When you’re sauntering around Marylebone – for my money, one of London’s most salubrious and pleasant districts, and just about worthy of the much-abused name of ‘village’ – what do you most want to find? Aside from the bookshops and pubs and boutiques and what-have-you, you are going to want to find a place to rest, take a glass of wine and something to eat and, if you’re going to take full advantage of everything from the Wallace Collection to the finest Daunt’s in London, you’re not going to want to be far away from the action. But in a notoriously expensive and upmarket part of town, where is the best place to stay?
Enter The Marylebone, part of the estimable, high-end Doyle Collection. It may seem vaguely unprepossessing from the outside, being a building of Sixties construction rather than the glorious Edwardian piles to be found nearby, but once in, you’ll be soundly cossetted by the warmth of the welcome and the comfort of the rooms.
I’m sequestered in a suite on the fourth floor, which offers views of the red-brick mansion flats that proliferate nearby, and a very welcome selection of treats, which, during the course of my stay, include everything from a very fine carrot muffin to, when I return in the evening, a miniature of Hendrick’s gin which has been thoughtfully served complete with tonic water, ice and cucumber. The hospitality and generosity alike are extraordinarily welcome. But then the room itself is a supremely comfortable one, with highly gratifying mod cons including everything from marble baths to Malin + Goetz toiletries, all of which make a night here an extremely relaxing one.
When you leave the room, you are faced with a choice; gym, or indulgence? If you choose both, head down to the Third Space health club, which boasts spa treatments and an eighteen-metre swimming pool as well as an appropriately stocked gym. However, if you’re after a more interesting culinary experience, then the 108 Brasserie manages the tricky balance between a hotel restaurant and a local destination spot.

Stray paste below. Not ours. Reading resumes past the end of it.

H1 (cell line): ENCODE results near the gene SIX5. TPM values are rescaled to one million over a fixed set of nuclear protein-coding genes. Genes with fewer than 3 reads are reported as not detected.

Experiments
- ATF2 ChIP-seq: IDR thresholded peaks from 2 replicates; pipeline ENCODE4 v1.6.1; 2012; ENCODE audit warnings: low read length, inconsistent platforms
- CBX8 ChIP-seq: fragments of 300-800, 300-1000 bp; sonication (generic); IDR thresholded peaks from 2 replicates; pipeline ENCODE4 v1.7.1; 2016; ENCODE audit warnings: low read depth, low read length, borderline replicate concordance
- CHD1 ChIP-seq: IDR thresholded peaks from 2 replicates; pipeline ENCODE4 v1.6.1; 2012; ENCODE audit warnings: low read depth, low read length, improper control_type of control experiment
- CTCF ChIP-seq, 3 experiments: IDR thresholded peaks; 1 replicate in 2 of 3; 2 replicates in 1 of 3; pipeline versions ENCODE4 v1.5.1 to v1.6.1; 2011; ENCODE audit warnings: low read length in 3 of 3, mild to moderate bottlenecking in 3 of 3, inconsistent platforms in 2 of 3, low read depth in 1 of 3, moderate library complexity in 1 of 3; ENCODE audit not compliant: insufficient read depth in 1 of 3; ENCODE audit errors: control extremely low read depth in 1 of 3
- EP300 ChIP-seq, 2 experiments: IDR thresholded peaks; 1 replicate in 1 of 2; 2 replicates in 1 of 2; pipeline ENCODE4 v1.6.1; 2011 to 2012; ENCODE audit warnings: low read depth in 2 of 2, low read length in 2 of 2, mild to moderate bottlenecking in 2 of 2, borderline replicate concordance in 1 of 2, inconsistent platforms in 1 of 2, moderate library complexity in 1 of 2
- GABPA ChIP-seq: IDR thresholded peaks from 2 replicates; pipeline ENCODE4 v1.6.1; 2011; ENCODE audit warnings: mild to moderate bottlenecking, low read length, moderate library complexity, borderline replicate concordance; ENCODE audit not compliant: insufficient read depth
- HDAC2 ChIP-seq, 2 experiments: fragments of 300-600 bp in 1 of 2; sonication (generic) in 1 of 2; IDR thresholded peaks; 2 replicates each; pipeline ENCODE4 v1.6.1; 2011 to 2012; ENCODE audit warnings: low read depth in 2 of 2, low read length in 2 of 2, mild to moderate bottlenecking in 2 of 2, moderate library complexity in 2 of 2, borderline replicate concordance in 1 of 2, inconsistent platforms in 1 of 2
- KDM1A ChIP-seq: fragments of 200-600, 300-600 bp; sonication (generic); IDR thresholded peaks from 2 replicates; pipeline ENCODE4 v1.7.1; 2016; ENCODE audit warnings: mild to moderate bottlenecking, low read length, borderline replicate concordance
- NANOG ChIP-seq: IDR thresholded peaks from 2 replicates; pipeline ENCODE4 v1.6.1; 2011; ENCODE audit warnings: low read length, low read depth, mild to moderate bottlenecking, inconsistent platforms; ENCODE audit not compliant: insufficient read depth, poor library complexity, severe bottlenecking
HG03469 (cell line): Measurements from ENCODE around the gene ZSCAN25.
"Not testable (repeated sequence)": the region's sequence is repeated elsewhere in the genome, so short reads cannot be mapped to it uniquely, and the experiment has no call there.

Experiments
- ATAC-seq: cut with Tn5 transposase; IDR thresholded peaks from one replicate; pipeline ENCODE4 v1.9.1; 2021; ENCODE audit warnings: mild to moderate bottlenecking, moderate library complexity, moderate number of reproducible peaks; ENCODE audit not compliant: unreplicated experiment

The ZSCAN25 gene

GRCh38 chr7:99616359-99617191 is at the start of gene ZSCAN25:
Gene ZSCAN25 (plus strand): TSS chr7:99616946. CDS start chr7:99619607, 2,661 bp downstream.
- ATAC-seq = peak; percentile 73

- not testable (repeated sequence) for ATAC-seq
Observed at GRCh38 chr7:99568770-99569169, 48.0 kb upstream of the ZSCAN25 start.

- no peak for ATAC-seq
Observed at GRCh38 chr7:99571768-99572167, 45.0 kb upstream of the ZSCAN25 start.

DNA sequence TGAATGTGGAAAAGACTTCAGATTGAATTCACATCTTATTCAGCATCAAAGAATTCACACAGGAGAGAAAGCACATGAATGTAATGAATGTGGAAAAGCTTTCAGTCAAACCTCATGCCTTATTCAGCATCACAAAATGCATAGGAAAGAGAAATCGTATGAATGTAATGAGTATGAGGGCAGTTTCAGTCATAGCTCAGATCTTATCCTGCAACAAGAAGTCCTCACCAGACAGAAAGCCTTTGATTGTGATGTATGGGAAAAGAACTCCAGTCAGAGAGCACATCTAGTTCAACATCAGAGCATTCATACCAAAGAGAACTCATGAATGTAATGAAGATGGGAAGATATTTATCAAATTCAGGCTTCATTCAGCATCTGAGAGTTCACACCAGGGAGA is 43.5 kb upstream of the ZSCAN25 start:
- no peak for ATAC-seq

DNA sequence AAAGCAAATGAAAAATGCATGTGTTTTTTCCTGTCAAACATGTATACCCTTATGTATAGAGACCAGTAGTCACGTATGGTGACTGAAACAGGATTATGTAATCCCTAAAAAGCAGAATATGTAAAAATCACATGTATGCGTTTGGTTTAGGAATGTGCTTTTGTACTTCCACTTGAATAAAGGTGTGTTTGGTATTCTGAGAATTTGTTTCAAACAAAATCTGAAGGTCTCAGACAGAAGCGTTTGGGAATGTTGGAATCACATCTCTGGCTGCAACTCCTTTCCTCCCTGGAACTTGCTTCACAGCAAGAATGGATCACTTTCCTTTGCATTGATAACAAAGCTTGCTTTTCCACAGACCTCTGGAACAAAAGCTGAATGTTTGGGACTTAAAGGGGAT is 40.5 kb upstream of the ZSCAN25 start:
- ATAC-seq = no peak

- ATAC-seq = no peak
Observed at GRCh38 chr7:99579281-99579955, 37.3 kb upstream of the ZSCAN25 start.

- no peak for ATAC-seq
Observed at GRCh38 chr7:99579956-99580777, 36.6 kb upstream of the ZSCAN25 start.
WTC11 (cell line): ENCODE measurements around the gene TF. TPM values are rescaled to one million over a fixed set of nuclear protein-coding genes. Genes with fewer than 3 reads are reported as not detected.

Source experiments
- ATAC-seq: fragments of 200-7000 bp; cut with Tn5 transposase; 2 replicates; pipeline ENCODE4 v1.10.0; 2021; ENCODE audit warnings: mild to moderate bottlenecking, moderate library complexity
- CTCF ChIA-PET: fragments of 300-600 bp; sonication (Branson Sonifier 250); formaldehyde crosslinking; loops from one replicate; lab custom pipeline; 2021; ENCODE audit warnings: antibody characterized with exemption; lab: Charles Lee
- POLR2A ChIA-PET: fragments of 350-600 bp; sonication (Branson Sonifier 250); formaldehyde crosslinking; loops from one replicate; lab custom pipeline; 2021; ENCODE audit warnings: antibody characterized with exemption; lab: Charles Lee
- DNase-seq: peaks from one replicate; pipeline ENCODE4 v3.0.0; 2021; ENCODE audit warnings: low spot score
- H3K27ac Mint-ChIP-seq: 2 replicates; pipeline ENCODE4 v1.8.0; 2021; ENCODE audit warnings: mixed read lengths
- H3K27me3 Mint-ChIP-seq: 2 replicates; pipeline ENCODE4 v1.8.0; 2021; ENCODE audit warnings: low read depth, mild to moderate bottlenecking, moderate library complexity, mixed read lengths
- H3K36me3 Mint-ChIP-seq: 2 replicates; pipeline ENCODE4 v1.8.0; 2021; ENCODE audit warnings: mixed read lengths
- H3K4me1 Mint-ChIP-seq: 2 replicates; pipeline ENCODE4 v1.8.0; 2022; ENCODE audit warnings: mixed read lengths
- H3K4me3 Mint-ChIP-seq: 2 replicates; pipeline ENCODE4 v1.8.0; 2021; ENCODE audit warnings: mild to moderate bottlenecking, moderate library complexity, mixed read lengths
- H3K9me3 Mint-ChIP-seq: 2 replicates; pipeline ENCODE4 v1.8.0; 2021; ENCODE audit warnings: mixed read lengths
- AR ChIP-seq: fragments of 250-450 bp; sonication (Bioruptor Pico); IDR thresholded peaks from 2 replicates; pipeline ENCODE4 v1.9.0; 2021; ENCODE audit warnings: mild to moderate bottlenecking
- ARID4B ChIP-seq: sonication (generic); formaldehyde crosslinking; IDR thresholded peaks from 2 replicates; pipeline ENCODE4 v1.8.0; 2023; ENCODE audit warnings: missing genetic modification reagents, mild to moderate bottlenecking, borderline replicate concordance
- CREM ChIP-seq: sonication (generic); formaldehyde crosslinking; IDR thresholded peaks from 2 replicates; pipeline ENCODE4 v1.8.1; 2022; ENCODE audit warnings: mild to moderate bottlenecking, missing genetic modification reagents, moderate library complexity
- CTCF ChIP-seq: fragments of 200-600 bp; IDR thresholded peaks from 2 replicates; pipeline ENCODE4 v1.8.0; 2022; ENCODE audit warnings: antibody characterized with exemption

It faces out onto Marylebone Lane, and more than holds its own with the salubrious likes of St John and The Ivy nearby, thanks to its spacious, light décor, where you are greeted with high ceilings, white walls and Terry O’Neill prints. The immediate effect is that of enormous comfort and style, which the opening cocktails only strengthen; a popcorn Old Fashioned is a wholly successful and original twist on an old standard, suggesting that there’s life in this particular restaurant.
And so it proves over the course of an excellent lunch. The dishes may be said to be ‘globally inspired’, but it would seem that the global outreach stops the other side of the Channel. Still, what’s offered are brasserie standards – excellent Chapel & Swan smoked salmon with Guinness soda bread to start, followed by very fine ribeye steak, of the Black Angus grass-fed variety – and accompanied by an extremely good (if slightly on the chilly side) Gamay, the whole thing makes for a surpassingly pleasant repast. The meal concludes with a lemon tart that has just the right mixture of sharpness and sweetness and can, quite legitimately, be compared to the much-acclaimed Theo Randall recipe.
It makes for a delightful, comforting and hugely enjoyable experience. But then so does everything about a stay at the Marylebone. London has many high-end places to stay, and a good number of them are exquisite, in their own way. But for sheer accomplished elegance, this is a very hard place to beat. Where is the best place to stay round here? Well, I suspect I’ve just answered that question. Now it’s time to see for yourself.
The Marylebone, 47 Welbeck Street, London, W1G 8DN. For more information, including details of offers and ‘a slice of the city’, as well as other properties in The Doyle Collection, please visit www.doylecollection.com.